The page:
8 ?|? T|7 F|6 ?|? T|5 T|4 F|4 F|6 ?|??|? goal achievabledistance to mate Achievability of Goals search depth MAX MIN MAX the student can sometimes achieve the goal in several ways do they all decrease distance to mate? 7

9 T|5 ?|? T|7 F|6 T|6 T|8 ?|? T|5 T|4 F|4 F|6 ?|??|? goal achievabledistance to mate Achievability of Goals search depth MAX MIN MAX the student can sometimes achieve the goal in several ways do they all decrease distance to mate? 7

10 T|5 T|6 T|7 F|6 T|6 T|8 T|9 T|5 T|4 F|4 F|6 ?|??|? goal achievabledistance to mate Achievability of Goals search depth MAX MIN MAX the student can sometimes achieve the goal in several ways do they all decrease distance to mate? 7

11 T|5 T|6 T|7 F|6 T|6 T|8 T|9 T|5 T|4 F|4 F|6 T|10 goal achievabledistance to mate Achievability of Goals search depth MAX MIN MAX the student can sometimes achieve the goal in several ways do they all decrease distance to mate? 7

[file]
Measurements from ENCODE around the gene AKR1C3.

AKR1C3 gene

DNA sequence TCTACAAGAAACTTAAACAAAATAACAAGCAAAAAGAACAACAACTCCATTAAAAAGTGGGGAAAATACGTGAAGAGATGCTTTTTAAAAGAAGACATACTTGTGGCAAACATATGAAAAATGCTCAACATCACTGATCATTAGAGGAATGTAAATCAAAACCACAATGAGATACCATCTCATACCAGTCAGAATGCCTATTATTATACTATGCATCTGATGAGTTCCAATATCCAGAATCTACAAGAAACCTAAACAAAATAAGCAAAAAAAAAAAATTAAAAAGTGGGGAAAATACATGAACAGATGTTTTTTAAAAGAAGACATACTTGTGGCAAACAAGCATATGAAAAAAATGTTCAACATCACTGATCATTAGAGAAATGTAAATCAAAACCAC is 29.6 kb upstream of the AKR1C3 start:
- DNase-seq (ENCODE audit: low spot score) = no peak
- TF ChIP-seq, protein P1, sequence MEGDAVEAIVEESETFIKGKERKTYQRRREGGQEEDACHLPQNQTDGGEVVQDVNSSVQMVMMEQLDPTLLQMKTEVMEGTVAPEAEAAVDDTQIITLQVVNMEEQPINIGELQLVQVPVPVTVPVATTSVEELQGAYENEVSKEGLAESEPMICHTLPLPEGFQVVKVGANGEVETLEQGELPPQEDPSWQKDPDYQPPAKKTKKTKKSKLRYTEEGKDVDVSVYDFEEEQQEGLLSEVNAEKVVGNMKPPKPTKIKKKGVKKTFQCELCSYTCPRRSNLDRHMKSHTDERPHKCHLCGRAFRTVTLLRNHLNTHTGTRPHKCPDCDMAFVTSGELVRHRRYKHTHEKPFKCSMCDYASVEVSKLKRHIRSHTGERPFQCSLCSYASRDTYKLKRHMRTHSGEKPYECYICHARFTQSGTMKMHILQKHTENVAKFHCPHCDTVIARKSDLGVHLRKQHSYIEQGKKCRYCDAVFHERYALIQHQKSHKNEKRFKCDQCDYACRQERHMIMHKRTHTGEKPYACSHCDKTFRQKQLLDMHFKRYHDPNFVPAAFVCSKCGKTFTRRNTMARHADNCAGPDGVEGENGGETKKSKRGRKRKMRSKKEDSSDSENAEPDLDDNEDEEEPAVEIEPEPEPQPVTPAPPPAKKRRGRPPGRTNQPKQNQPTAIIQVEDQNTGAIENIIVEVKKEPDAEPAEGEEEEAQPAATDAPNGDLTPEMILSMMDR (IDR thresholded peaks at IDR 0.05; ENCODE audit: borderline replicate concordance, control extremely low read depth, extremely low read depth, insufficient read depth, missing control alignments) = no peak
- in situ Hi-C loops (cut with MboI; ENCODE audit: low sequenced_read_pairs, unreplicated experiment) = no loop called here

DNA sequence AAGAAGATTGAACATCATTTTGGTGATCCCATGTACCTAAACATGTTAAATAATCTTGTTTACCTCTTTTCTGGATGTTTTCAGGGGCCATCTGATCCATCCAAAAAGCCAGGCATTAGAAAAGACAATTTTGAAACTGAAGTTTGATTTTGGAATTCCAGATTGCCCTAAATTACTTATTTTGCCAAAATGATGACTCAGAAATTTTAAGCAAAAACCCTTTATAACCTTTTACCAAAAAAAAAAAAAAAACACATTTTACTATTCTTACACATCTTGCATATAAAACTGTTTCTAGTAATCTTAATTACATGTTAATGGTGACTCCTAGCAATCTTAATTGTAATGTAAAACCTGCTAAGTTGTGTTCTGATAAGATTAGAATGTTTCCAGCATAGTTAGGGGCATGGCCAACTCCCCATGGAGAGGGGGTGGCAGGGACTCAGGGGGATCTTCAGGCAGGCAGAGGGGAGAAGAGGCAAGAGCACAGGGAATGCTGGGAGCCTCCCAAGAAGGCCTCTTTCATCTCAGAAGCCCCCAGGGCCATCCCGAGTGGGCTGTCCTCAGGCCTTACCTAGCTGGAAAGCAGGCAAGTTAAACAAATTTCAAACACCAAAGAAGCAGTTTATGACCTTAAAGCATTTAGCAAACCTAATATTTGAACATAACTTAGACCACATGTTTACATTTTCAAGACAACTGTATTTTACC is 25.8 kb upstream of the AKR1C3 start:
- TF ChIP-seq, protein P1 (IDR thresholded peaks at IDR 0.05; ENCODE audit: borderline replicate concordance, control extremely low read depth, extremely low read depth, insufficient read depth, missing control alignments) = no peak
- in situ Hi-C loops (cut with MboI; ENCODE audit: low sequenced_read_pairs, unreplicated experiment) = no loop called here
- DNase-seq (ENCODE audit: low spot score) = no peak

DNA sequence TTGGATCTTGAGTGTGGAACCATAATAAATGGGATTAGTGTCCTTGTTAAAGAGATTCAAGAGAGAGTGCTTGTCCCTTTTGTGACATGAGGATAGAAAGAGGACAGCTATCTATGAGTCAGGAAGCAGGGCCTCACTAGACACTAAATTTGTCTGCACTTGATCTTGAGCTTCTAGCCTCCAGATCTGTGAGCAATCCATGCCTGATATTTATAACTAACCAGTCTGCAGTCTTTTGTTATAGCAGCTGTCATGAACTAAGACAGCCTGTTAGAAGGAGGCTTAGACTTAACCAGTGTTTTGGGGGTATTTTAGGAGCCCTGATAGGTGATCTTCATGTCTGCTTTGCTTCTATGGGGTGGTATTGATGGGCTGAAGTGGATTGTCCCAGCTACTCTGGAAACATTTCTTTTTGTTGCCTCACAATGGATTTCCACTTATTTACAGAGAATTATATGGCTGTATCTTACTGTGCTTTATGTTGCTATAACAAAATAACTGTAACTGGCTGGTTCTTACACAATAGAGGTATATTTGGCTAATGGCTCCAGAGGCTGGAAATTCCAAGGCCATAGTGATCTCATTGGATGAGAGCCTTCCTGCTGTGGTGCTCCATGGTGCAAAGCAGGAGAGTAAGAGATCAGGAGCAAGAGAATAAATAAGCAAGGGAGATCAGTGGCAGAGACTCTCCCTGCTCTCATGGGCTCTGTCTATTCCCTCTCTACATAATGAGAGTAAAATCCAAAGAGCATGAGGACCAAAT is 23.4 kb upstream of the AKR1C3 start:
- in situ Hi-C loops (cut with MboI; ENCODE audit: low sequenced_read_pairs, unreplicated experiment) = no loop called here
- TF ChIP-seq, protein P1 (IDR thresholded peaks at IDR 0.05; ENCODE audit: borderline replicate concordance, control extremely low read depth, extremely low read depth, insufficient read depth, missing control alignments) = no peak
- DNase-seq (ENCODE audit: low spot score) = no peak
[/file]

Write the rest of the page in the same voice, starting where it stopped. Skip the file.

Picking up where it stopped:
12 T|5 T|6 T|7 F|6 T|6 T|8 T|9 T|5 T|4 F|4 F|6 T|10 goal achievabledistance to mate Achievability of Goals search depth MAX MIN MAX 7 goal achievable dtm decreases goal achievable dtm does not decrease

13 T|5 T|6 T|7 F|6 T|6 T|8 T|9 T|5 T|4 F|4 F|6 T|10 goal achievabledistance to mate Achievability of Goals search depth MAX MIN MAX 7 max search depth Counter example: goal can be achieved, but resulting play does NOT decrease distance to mate

14 T|5 T|6 T|7 F|6 T|6 T|8 T|9 T|5 T|4 F|4 F|6 T|10 goal achievabledistance to mate Achievability of Goals search depth MAX MIN MAX 7 max search depth Among counter examples, the position with highest distance to mate is chosen as the key counter example.

15 Key counter example Computer (to the expert): Would you admonish a student if he or she played 1.Rd1-c1 in this position?" 1.Ke7-d7 is optimal move according to tablebases: achieves mate in 6 moves (after 1...Kb7-b6 2.Rd1-d5!) 1.Rd1-c1 is the worst possible execution of suggested goal (constrain king…) achieves mate in 11 moves -> much worse!